Czech ex-leaders charged over communist-era border killings

Prague (AFP) –


Three Czechoslovak leaders are facing prosecution for abuse of power over their role in communist-era border killings, Prague prosecutors said Tuesday.

The Czech police's office for investigating communist crimes (UDV) blames former Communist Party chief Milous Jakes, Czechoslovak prime minister Lubomir Strougal and interior minister Vratislav Vajnar for the deaths.

It says they allowed the use of weapons against those who wanted to leave the communist country for West Germany or Austria.

On Tuesday, with the agreement of the Prague prosecutor's office, the UDV launched proceedings against all three men.

"They were aware that firearms were being used by the border guards against those who wanted to cross the border" to leave Czechoslovakia, said a statement from the prosecutor's office.

"In spite of this,... they did not take any steps to prevent the use of firearms," it added. "Because of their inaction... nine people were shot dead or killed by dogs and at least seven were injured."

Czechoslovakia signed the UN's 1976 International Covenant on Civil and Political Rights that gave people the people the right to leave any country, but the prosecutor's position is that they did not implement it.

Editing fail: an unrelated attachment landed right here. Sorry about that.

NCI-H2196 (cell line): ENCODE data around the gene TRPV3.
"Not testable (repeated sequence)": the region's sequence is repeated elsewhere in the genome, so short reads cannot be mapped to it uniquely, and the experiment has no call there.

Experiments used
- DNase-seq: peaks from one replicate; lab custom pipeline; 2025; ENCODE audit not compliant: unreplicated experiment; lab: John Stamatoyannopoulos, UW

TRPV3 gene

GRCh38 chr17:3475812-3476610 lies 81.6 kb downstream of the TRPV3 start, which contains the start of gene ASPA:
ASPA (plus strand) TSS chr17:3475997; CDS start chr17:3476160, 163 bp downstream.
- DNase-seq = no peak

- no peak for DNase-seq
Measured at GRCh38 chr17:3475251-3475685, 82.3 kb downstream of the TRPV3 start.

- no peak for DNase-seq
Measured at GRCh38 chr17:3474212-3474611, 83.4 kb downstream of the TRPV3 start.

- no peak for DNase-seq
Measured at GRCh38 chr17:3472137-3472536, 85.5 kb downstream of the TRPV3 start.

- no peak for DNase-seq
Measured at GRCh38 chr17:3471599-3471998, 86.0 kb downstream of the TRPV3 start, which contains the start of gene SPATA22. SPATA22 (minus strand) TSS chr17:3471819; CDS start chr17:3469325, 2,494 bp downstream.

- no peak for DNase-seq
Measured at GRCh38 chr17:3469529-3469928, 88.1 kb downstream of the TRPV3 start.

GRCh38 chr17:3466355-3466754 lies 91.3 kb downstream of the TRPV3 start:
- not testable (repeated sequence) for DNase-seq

The Prague-based Institute for the Study of Totalitarian Regimes (USTR) has registered at least 266 people who died trying to cross the border in 1948-1989.

Most were shot dead by border guards or killed by electrical fences, while others were blown up by mines or killed by dogs.

Jakes, 97, led the Communist Party until the peaceful Velvet Revolution of 1989, which toppled communism in the former Czechoslovakia. In 1993, the country split into the Czech Republic and Slovakia.

Strougal, 95, and Vajnar, 89, quit their government jobs in 1988.

Unlike other post-communist countries in eastern Europe the Czech Republic has never banned the Communist Party. It now tacitly backs the centre-left government of billionaire Prime Minister Andrej Babis, giving it a parliamentary majority.

Few former Czechoslovak communist leaders have been put on trial for crimes committed during the four decades of their rule.

While Strougal and Jakes have over the years faced other communist-era charges, they have always been cleared.